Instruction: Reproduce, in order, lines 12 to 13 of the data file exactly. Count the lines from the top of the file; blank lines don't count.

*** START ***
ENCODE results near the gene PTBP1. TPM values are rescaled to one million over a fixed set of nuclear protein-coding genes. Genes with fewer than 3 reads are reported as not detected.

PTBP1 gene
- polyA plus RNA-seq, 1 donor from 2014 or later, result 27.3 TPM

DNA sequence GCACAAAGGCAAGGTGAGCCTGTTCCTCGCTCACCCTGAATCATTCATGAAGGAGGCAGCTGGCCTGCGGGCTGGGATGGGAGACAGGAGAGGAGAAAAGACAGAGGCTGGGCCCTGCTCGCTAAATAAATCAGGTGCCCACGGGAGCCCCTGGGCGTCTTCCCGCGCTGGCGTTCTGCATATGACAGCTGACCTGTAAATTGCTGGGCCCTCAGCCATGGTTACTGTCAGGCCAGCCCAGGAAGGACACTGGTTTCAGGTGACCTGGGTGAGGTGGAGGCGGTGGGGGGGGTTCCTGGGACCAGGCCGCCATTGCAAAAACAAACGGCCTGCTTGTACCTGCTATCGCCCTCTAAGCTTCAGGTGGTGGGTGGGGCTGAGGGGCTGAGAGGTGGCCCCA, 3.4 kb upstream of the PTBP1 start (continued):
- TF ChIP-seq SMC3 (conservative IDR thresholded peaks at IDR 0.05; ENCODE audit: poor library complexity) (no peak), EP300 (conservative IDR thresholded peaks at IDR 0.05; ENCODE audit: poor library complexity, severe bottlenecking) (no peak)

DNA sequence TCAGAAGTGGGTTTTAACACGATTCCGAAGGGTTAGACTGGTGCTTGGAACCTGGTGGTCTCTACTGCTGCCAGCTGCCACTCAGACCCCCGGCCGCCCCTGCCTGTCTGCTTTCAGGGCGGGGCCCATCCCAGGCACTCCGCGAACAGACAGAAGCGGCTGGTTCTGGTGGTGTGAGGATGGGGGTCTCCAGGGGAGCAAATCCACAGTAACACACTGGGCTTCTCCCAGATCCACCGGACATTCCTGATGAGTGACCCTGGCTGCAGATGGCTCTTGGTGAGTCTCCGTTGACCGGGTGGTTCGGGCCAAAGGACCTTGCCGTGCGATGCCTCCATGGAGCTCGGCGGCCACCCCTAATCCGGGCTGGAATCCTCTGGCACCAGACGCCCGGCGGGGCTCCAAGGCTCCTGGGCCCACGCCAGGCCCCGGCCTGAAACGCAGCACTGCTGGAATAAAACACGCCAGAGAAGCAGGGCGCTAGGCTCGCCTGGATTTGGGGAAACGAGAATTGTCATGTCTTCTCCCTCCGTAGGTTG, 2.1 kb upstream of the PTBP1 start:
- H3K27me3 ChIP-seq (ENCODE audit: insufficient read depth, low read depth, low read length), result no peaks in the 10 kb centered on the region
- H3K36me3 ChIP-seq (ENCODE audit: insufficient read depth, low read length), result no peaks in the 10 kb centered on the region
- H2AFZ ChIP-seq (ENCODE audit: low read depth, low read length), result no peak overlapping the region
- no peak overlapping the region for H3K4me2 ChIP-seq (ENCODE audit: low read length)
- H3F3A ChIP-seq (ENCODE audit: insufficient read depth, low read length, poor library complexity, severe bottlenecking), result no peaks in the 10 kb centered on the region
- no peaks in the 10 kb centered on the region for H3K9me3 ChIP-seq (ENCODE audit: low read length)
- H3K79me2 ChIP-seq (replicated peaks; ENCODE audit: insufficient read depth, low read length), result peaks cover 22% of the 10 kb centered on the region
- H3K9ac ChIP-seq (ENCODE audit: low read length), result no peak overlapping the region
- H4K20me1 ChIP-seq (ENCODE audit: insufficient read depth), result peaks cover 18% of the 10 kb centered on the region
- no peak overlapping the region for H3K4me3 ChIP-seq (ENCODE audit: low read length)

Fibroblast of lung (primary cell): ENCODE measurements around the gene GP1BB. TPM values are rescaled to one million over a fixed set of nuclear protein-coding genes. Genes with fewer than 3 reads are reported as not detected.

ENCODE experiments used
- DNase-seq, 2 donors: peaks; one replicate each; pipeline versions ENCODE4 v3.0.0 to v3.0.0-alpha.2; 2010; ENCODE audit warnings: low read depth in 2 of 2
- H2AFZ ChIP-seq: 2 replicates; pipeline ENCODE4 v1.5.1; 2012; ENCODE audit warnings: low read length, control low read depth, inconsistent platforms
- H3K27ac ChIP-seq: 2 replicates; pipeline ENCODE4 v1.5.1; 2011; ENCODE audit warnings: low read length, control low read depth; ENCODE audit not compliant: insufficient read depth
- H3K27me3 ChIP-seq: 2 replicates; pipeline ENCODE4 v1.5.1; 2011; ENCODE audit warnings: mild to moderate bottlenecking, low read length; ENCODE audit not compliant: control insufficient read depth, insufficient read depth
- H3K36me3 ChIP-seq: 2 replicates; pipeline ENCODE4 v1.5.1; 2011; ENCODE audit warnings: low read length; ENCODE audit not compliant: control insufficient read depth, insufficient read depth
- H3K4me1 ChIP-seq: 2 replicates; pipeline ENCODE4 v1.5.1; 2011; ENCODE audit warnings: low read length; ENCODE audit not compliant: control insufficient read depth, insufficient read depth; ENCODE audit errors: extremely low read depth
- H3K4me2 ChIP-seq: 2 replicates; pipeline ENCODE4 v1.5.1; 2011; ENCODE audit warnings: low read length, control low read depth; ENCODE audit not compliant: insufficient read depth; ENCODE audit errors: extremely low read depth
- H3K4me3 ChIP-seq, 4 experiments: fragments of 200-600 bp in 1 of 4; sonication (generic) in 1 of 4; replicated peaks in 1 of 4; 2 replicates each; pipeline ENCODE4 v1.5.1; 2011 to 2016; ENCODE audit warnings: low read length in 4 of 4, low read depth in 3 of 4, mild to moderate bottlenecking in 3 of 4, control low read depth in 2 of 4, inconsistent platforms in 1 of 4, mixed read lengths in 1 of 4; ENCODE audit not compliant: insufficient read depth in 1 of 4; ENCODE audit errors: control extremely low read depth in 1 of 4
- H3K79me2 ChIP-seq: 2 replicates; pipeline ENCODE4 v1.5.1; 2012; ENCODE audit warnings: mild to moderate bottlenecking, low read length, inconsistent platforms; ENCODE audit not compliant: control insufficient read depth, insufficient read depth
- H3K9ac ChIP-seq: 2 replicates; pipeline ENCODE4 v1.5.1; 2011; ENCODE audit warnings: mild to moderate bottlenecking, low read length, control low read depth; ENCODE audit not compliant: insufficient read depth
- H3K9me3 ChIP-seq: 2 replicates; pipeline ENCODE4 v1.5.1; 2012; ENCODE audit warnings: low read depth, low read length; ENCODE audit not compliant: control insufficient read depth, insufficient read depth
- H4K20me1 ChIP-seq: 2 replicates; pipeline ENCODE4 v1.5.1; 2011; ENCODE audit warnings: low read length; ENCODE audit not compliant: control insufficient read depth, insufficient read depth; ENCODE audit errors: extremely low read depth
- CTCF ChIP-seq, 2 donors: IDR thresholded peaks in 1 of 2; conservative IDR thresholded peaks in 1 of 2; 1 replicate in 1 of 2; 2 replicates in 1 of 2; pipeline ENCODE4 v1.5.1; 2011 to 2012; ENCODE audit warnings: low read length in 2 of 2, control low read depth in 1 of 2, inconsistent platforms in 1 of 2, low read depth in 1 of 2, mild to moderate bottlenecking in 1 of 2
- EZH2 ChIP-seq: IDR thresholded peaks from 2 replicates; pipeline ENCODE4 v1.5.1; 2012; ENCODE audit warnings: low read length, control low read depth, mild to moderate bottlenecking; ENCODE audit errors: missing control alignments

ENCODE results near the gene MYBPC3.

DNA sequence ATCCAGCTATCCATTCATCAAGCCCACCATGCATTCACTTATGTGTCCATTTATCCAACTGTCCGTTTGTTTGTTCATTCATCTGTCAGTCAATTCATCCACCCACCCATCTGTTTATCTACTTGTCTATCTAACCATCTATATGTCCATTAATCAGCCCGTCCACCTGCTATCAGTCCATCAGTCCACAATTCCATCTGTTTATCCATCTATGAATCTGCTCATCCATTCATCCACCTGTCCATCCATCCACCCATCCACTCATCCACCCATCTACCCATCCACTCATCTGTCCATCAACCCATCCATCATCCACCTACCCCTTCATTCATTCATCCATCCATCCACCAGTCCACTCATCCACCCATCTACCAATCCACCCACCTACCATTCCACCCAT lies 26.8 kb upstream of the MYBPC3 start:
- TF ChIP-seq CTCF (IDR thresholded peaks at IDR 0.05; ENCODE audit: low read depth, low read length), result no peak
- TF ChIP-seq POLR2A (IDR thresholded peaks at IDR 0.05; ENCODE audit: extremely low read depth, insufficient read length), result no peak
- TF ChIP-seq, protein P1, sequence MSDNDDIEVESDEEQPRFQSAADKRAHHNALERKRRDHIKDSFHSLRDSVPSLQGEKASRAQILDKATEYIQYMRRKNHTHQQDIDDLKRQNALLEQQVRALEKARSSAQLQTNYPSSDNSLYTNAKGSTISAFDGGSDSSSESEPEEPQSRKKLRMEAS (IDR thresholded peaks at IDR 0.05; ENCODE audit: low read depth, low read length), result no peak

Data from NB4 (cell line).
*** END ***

- no peaks in the 10 kb centered on the region for H3K9me3 ChIP-seq (ENCODE audit: low read length)
- H3K79me2 ChIP-seq (replicated peaks; ENCODE audit: insufficient read depth, low read length), result peaks cover 22% of the 10 kb centered on the region